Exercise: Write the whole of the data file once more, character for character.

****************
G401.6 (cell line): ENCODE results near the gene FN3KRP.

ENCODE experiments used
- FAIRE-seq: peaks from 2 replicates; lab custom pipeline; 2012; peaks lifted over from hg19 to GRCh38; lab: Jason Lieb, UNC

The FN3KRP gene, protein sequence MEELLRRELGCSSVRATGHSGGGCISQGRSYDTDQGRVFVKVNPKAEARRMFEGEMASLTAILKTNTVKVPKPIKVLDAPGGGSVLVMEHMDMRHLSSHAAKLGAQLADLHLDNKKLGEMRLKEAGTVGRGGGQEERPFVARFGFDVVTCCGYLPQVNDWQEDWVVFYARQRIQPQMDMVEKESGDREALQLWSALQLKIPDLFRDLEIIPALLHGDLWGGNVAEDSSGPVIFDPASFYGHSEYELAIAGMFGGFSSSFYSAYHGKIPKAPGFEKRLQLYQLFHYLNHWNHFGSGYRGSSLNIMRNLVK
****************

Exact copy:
G401.6 (cell line): ENCODE results near the gene FN3KRP.

ENCODE experiments used
- FAIRE-seq: peaks from 2 replicates; lab custom pipeline; 2012; peaks lifted over from hg19 to GRCh38; lab: Jason Lieb, UNC

The FN3KRP gene, protein sequence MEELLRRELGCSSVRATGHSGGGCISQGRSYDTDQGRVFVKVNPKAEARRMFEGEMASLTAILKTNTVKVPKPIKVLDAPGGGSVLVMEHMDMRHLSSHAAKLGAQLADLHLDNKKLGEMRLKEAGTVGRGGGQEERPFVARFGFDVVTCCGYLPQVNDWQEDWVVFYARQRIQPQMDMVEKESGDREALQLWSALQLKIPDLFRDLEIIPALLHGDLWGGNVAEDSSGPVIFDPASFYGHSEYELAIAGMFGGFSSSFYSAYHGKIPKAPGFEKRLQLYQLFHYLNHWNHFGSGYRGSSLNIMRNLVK